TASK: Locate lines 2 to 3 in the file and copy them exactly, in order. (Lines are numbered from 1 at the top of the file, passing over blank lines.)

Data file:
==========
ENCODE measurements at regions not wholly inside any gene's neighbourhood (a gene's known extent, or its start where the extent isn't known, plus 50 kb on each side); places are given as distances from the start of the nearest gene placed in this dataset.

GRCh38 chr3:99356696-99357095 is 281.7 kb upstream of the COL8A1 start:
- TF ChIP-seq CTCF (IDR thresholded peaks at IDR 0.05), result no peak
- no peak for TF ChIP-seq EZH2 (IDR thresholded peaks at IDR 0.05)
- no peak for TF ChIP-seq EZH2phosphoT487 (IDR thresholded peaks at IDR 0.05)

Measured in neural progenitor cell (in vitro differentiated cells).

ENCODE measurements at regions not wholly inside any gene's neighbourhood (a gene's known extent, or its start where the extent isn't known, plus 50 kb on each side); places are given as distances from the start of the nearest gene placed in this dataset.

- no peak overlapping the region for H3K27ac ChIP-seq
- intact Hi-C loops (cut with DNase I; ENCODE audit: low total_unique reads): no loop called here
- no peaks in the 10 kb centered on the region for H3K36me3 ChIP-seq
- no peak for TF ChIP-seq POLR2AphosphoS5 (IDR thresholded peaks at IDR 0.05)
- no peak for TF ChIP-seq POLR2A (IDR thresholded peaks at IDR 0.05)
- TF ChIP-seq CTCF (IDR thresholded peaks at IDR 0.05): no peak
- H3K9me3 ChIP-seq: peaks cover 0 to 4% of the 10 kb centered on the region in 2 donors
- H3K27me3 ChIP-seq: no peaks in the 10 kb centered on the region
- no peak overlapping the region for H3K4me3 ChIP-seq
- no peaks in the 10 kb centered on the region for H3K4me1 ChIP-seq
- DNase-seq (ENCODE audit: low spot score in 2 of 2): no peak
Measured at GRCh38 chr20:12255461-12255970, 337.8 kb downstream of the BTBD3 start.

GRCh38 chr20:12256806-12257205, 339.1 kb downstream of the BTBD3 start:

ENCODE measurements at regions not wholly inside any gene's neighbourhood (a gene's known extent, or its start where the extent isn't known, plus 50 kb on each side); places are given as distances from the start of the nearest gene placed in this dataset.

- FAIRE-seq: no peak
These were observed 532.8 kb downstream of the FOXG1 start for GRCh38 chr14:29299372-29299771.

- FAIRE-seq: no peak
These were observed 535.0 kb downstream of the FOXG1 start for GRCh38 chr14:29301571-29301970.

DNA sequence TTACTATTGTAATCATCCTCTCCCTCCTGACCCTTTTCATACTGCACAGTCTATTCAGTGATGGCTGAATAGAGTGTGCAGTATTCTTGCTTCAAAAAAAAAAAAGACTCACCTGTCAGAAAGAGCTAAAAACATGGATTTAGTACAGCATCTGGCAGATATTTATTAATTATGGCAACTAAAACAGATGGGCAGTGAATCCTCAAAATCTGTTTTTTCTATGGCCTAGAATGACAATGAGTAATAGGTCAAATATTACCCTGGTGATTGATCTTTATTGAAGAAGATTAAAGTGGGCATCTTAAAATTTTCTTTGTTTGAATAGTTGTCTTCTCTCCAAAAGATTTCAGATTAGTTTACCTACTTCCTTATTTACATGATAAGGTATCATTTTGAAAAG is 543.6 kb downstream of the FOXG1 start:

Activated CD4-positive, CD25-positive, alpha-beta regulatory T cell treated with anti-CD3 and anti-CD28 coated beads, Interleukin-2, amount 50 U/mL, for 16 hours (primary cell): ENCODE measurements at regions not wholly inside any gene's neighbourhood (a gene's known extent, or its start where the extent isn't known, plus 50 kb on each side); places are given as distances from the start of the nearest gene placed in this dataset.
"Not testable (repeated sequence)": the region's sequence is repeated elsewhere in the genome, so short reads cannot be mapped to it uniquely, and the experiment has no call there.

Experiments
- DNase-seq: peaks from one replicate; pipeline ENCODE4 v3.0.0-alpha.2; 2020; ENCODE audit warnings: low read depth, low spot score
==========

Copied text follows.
GRCh38 chr3:99356696-99357095 is 281.7 kb upstream of the COL8A1 start:
- TF ChIP-seq CTCF (IDR thresholded peaks at IDR 0.05), result no peak